Why did India-China relations go bad?

By Sunil Kumar



You’re right in saying that India and China never had any large-scale conflicts for thousands of years. But; both countries were not a single political unit in the modern sense until the middle of the 20th century. The same can also be said about countries around the world; including Germany which became a nation only in the late 19th century.

Most of their history was one of warring kingdoms; interspersed with some strong central empires. In fact; the advantage for big terrestrial empires goes to India due to the Mauryas, the Guptas and the Mughals; with empires stretching upto present-day Afghanistan(Gandhara in Mahabharata times; present-day Kandahar is a corruption of the original Sanskrit name).

The early part of the 20th century was very dynamic as European powers who had colonized most of the world upped the ante; and indulged in wars out of mutual animosity(the World Wars are a misnomer as the rest of the planet did not have the freedom to say no and shoulder the white man’s burden).

China was very weak; not a central unit with gangster warlords controlling large different swathes of the country; and a few bright spots like Sun-Yat Sen; the founder of Republican China; who overthrew the last Manchu emperor. If you’re interested; watch “The Last Emperor”; an interesting movie with a few snippets about Chinese history in this period; and mention of the puppet state of Manchukuo set up by the Japanese. Also Dr. Kotnis Ki Amar Kahani; about the life of an Indian doctor who assisted the Chinese. The man’s family was honoured by the Chinese premier Li Keqiang in Mumbai as recently as 2013.

Why is India’s Dr Kotnis revered in China? – BBC News

Inspired by Communist movements in the West and the Soviet Union; a peasant Mao gradually seized control over the mainland and seized power in 1949; the other main leader Chiang Kai Shek of the KuoMinTang(the Chinese Nationalist party) was now exiled in Taiwan. Nehru; who greatly admired socialism himself; did not recognize the duplicity of the new regime that took over in 1949. As mentioned in most of his books; he had the idea of India and China being ancient civilizations; who had never been in conflict with each other(true until then). Also; the ancient silk roads; the transmission of Buddhism to China; the tales of travelers such as Hiuen Tsang and Fa-Hien had captivated his mental worldview.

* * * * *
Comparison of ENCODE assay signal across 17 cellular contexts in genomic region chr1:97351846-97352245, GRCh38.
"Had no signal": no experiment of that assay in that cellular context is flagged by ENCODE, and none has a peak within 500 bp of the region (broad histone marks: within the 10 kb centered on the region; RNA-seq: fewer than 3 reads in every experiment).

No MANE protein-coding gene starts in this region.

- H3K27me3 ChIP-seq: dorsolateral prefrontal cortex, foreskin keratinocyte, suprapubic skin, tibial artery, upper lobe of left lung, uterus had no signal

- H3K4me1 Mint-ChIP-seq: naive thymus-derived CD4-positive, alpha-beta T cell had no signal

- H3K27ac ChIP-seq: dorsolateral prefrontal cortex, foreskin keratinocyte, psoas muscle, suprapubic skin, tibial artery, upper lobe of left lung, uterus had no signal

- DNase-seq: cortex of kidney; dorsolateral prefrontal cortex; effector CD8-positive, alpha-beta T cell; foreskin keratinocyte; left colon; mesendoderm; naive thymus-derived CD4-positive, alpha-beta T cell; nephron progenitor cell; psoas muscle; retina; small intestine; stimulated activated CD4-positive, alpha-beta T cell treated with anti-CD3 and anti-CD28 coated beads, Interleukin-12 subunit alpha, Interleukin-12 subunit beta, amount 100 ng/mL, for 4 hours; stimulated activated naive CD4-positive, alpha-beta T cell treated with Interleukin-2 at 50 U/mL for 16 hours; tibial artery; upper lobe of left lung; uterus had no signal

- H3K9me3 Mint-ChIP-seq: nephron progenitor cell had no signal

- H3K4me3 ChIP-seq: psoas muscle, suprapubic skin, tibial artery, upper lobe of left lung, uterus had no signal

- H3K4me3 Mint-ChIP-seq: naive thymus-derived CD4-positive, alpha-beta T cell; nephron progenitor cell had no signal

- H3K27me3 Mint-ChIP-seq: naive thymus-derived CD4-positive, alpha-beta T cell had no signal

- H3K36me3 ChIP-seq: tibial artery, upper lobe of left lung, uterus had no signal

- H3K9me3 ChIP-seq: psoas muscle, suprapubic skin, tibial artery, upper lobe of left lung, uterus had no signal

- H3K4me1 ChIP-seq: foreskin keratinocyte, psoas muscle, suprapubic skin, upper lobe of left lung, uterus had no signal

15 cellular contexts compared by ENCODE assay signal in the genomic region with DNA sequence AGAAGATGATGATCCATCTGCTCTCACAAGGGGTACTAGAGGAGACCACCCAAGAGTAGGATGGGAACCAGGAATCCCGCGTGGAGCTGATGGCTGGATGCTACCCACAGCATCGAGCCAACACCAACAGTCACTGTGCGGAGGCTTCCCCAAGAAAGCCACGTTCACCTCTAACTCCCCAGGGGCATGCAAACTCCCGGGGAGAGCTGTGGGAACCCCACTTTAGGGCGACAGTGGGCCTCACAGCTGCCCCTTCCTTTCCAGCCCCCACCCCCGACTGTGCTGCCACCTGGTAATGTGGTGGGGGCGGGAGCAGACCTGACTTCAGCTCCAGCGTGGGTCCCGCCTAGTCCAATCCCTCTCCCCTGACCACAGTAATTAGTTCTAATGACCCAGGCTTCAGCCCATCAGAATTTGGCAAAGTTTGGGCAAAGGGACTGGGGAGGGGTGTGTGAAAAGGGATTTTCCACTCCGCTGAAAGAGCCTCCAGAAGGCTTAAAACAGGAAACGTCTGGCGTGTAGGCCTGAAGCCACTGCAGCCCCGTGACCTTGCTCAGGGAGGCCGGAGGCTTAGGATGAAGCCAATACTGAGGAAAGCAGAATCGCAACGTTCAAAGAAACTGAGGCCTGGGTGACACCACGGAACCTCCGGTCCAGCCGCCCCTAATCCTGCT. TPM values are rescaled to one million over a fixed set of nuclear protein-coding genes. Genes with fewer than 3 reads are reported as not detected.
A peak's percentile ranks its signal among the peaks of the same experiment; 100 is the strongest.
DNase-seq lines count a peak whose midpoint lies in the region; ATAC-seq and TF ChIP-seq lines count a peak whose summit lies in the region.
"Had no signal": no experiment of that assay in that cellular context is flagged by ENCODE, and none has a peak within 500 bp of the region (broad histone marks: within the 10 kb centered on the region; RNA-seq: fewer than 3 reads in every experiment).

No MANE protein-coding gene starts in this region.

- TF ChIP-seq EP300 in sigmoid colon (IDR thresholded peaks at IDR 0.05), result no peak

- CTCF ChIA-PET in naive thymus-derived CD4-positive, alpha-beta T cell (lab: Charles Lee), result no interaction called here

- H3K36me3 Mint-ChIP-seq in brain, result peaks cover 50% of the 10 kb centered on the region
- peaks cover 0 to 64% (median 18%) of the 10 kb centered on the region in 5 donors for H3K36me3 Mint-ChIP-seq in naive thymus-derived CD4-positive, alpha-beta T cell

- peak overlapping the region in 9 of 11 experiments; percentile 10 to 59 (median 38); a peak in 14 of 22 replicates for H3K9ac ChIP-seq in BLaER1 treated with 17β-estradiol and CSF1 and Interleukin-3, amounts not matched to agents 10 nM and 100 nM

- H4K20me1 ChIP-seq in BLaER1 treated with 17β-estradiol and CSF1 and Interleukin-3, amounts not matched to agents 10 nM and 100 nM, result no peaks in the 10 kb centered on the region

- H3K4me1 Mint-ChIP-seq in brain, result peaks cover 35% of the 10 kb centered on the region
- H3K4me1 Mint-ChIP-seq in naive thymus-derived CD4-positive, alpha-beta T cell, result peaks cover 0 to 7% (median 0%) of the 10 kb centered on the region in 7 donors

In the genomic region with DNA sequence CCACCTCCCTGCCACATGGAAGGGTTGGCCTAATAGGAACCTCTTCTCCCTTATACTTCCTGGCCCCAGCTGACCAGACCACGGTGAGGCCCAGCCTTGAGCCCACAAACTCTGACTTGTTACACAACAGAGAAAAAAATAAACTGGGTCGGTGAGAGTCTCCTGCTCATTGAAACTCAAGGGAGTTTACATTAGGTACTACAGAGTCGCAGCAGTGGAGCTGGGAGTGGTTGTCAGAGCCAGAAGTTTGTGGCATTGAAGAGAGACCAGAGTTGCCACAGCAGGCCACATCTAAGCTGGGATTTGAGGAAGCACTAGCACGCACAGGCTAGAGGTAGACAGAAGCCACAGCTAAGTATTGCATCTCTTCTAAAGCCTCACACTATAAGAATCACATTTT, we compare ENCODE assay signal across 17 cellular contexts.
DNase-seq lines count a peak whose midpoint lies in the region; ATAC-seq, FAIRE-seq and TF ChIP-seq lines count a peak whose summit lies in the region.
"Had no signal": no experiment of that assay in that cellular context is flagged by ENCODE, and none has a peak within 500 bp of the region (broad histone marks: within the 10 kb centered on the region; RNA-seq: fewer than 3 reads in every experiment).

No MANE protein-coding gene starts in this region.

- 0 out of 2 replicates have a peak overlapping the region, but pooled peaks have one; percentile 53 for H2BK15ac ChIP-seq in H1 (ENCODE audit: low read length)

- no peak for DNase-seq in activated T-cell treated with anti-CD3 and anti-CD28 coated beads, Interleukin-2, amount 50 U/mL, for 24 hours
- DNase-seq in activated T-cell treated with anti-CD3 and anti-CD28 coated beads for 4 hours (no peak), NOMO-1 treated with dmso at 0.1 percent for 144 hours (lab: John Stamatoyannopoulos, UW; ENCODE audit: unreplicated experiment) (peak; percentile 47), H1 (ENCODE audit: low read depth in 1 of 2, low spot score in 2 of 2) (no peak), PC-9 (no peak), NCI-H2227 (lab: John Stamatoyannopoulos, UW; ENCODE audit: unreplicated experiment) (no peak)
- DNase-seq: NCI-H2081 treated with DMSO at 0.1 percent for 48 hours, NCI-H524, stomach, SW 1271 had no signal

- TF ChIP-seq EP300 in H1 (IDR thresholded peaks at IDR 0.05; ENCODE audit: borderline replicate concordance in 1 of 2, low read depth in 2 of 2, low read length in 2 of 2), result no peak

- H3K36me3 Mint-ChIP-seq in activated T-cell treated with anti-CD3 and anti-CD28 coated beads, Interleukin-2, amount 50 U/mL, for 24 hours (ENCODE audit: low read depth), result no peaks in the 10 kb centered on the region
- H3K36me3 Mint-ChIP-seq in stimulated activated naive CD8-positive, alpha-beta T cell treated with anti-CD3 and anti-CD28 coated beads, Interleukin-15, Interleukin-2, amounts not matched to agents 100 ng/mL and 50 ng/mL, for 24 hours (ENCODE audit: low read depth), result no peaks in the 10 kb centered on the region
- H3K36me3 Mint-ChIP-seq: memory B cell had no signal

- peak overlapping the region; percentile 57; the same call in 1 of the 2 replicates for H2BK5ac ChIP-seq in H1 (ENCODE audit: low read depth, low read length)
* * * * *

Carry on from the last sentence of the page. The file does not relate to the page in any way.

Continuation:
The Communists did not waste time in consolidation of Chinese territory; and secretly despised Nehru’s idealistic real-politik and desire to be a world statesman. Although in the early days; this was couched in the rhetoric of brotherhood and co-operation. The proletariat worker’s revolution idolized the West; and like street goons; admired strength.

Dr. Kotnis Ki Amar Kahani

Visit sunil-kumar.co.in Dr. Kotnis Ki Amar Kahani (Photo credit: Wikipedia)

Even though India supported Communist China becoming a UN Security Council Member; conflicts gradually escalated as the Communists bulldozed their way and seized Tibet. The recent angst over imperial Japan’s adventures in World War II could now be fully avenged; as the Chinese Communists gained power. After the US President Nixon again re-established relations in the 70s; the West started investing; and with Deng Xiaoping; a pragmatic leader; the country gradually started expanding economically beginning in the 1980s. You must be aware of recent history; so no need to elaborate on that.

So; the main reason is increasing Chinese belligerence and desire to have global influence; which has now transcended most limits; India’s colonization and partition by the British; an egotist left-leaning defence minister V.K Krishna Menon and his failure to equip the fledgling Indian army; also its own political disputes, raucous democracy and indifference to a proactive policy that anticipated the tactical guile of an authoritarian setup keen to score in the global chess game.


English: National Chiang Kai-shek Memorial Hal...

Visit sunil-kumar.co.in English: National Chiang Kai-shek Memorial Hall in Taipei (Republic of China) Français : Le mémorial national à Tchang Kaï-chek à Taipei (République de Chine). ‪中文(繁體)‬: 位於臺北市的中正紀念堂(中華民國)。 ‪中文(简体)‬: 位于台北市的中正纪念堂(中华民国)。 (Photo credit: Wikipedia)

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